Nitish Kumar was a prime victim of seeing reality through the prism of anti-Modi dogmatism. For a chief minister of a state where politics is a passion, he, quite surprisingly, fell prey to rather wishy-washy formulations about the “idea of India”. He failed to anticipate the fact (borne out by a series of opinion polls) that his pre-emptive strike against the BJP was considered gratuitous grandstanding and quite needless. Bihar was quite at ease with Nitish at the state level and Modi at the national level; Nitish wasn’t.
Nor did Nitish factor in the quiet importance attached to Modi’s caste by communities who were traditionally dissociated from the BJP. He could, perhaps, have imbibed the experience of BJP’s Yashwant Sinha, a Lok Sabha member of parliament from Hazaribagh in neighbouring Jharkhand. Sinha, who started out by being dismissive of Modi, was confronted with a reality check when the Teli community of the region tersely informed him that he could forget their support in 2014 if he persisted with his Modi scepticism.
The extent to which Modi’s Ghanchi origins will play a role in influencing the backward castes to regard him as one of their own is still uncertain. Anecdotal evidence points to the fact that many ‘backward’ communities are being confronted with a kinship choice: should they not back the first other backward classes leader with a realistic chance of becoming prime minister? Modi has never played the caste card, coming as he does from a tradition that dreams of the ‘political Hindu’. But the tale of a man who started life selling tea on a railway platform being challenged by the babalogs of entitlement touches both a caste and a class chord. This should have been apparent from day one; yet some people chose to pretend that this neo-subaltern dimension to Modi didn’t exist. The Gujarat chief minister was decried as an arriviste by a secularist establishment that combines its indulgence of everything non-Hindu with Brahmanical exclusivity.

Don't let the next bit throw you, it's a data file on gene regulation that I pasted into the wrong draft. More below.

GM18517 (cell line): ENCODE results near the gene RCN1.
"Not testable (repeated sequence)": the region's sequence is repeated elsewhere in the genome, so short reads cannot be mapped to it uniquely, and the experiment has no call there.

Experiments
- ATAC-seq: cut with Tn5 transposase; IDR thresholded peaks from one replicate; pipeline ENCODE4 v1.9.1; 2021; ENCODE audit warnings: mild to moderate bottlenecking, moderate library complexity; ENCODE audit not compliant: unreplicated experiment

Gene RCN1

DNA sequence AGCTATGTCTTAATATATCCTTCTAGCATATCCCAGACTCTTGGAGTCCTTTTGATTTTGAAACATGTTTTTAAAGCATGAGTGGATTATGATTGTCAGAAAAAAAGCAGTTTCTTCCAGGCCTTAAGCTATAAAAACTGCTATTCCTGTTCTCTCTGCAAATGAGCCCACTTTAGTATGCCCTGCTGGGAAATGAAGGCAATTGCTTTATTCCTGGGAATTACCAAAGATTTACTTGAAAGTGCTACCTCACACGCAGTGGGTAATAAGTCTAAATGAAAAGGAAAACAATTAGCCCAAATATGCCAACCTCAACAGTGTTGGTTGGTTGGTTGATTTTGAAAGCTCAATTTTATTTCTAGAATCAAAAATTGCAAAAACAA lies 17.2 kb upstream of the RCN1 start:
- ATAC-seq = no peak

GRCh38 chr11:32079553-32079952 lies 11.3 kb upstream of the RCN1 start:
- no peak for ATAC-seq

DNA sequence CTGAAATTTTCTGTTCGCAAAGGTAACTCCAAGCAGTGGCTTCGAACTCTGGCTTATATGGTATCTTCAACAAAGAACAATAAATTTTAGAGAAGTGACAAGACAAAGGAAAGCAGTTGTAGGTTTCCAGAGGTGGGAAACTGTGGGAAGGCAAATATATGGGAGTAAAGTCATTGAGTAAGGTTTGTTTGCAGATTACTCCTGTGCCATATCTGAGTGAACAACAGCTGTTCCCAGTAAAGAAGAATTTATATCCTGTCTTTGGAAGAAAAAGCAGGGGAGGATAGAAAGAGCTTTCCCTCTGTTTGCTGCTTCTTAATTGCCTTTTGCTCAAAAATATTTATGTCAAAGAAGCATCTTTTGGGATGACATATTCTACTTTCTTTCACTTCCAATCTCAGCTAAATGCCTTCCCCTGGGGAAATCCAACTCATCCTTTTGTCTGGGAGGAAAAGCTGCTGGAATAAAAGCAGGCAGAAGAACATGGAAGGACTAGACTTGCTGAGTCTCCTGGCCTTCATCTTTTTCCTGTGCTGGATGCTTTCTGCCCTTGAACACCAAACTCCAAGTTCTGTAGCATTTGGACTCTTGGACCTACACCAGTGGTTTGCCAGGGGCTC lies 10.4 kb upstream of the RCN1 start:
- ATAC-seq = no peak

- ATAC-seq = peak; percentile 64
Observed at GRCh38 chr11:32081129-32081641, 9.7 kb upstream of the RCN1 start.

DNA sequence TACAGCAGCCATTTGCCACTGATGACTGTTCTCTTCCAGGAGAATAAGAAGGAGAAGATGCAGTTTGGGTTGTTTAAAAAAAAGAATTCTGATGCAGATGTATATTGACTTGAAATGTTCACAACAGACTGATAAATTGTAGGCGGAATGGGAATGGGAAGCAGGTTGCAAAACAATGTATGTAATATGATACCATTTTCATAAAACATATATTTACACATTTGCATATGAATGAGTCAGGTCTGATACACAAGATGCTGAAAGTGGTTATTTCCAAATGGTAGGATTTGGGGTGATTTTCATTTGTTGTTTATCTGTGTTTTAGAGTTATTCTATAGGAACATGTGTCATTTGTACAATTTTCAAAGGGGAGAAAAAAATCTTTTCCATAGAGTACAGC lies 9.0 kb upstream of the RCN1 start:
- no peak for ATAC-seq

Approaching the complexities of the Modi phenomenon with a closed mind has led to strategic and tactical confusion within the Congress establishment. Admittedly, defining the perceptions of Modi is a daunting task since it covers a range of imagery. To some of his growing band of admirers he is a modern variant of Chhatrapati Shivaji confronting the enemies of Hindu nationhood; to another lot of people, Modi is the embodiment of the log cabin to White House story — an imagery that not only defines him but turns the tables of demonology on his opponents; to yet others he stands out as the only successful practitioner of non-statist, market economics that Indian politics has thrown up—a theme that ties in neatly with his popularity among a restless youth that is impatient with the tardy pace of economic growth; and, finally, to a very large section Modi encapsulates a decisive and muscular nationalism that was earlier associated with Indira Gandhi, a form of assertiveness that is immediately contrasted with the meekness of a remote-controlled Manmohan Singh.
At the best of times it is a difficult proposition challenging a mass politician who means so many different things to different people, and who is probably aware of the advantages of ambivalence. At best it can be countered by positing an alternative attraction. But this is where the Congress is most vulnerable. Rahul Gandhi started off as a dashing figure with interesting ideas. However, over the past nine years his unending discovery of India and his perceived lack of commitment to the heat and dust of India have reduced his appeal dramatically. He still carries India’s most famous political brand as an inheritance but he appears to have done little to add value to it through relevant modifications and upgrades. He is seen to lack application — a reason why ordinary Congress workers make no secret of their desire to see the mantle passed from Sonia Gandhi to Priyanka Vadra.
For this election, or so it appears at present, the Congress has been reduced to responding to events over which it has no control. Its best bet lies in Modi destroying himself somehow.